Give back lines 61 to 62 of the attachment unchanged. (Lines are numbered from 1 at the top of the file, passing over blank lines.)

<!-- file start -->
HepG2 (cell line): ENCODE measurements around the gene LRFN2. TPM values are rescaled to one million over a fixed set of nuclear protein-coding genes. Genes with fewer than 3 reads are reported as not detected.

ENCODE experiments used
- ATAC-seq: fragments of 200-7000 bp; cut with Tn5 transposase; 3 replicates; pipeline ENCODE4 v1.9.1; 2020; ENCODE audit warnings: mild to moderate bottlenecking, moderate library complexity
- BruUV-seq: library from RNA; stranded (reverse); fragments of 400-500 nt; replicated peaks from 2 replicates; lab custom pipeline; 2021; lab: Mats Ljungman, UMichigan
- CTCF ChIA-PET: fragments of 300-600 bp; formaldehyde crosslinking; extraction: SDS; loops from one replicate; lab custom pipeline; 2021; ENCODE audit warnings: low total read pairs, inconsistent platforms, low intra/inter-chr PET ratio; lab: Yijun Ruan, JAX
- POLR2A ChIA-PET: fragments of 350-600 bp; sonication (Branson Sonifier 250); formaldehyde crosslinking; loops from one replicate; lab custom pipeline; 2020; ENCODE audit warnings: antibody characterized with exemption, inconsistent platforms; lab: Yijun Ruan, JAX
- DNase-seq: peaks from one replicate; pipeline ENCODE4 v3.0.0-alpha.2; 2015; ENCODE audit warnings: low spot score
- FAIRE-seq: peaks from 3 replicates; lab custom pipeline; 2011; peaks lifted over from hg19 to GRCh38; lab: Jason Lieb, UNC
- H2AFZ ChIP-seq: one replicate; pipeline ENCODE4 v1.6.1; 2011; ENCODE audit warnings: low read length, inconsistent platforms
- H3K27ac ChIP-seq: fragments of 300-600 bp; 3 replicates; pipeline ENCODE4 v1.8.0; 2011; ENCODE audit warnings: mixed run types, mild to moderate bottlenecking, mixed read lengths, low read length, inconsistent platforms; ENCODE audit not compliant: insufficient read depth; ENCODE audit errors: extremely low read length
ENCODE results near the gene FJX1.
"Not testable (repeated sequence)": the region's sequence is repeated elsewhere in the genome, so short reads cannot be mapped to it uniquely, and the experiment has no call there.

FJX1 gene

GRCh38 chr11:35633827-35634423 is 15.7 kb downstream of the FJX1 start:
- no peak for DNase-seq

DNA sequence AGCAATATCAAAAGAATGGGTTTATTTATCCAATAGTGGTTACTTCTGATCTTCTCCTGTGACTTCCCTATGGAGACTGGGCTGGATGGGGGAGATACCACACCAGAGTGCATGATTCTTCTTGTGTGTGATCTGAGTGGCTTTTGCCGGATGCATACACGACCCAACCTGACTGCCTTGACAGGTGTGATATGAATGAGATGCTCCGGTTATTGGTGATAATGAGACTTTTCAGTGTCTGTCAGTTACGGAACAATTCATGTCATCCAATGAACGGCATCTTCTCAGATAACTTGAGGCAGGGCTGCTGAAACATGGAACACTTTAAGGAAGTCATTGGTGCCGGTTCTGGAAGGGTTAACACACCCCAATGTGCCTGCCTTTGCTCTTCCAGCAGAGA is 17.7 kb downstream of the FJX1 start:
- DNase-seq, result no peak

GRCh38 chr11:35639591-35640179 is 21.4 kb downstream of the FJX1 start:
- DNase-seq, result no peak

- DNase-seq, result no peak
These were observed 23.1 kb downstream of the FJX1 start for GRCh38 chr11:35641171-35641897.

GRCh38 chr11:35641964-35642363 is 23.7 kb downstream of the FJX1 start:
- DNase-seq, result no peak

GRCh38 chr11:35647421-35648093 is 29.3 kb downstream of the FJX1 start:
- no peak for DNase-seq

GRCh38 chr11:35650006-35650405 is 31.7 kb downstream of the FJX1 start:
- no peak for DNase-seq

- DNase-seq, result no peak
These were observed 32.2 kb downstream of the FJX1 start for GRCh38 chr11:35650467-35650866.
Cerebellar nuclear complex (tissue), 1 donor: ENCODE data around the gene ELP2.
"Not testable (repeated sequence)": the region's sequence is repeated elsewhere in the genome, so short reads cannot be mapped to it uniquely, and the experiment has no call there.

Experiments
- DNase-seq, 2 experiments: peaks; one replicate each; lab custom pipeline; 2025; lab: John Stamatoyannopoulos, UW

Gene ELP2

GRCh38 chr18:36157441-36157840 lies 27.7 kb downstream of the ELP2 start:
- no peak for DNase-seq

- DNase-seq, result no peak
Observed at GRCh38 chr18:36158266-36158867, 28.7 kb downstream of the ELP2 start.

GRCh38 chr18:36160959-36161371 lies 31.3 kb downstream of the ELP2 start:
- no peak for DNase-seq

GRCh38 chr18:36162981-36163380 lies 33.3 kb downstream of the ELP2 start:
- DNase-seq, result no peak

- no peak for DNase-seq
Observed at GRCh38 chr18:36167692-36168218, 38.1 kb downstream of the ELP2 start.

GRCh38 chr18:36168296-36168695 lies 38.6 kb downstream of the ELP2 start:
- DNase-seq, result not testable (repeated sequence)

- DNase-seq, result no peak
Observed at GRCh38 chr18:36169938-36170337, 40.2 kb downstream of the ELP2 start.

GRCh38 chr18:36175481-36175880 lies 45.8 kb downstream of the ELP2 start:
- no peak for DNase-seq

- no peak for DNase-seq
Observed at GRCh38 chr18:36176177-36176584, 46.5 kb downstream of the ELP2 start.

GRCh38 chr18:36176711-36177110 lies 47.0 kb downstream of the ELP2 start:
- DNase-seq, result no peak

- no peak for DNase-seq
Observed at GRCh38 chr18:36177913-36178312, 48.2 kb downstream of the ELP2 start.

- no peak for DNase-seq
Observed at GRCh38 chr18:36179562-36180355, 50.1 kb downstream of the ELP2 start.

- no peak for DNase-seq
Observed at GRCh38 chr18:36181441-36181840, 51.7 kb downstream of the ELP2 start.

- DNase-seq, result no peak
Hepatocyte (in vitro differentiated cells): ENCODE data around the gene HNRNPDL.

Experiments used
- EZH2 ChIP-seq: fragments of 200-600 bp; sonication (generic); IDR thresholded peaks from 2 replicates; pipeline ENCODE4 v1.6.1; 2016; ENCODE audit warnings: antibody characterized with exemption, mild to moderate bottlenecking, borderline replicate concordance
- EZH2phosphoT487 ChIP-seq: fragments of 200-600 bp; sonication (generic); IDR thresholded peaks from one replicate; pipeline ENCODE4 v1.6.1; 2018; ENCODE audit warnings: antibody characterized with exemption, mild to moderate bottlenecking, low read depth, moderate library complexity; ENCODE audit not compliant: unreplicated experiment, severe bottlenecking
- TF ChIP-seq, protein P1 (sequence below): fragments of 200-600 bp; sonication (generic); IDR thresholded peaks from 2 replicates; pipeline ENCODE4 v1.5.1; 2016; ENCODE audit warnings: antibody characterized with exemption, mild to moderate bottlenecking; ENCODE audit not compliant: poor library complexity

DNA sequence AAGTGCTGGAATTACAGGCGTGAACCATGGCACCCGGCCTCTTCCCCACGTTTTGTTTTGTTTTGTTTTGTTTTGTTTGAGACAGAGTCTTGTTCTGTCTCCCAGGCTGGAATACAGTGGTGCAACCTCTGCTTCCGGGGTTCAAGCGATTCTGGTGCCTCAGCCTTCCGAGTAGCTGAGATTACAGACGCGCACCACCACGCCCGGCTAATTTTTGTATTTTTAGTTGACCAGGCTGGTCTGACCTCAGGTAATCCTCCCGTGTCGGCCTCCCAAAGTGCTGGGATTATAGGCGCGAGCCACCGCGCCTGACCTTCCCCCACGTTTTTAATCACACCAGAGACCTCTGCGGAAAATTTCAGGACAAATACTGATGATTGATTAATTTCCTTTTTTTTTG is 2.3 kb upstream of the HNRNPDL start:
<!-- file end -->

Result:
- DNase-seq, result no peak
Hepatocyte (in vitro differentiated cells): ENCODE data around the gene HNRNPDL.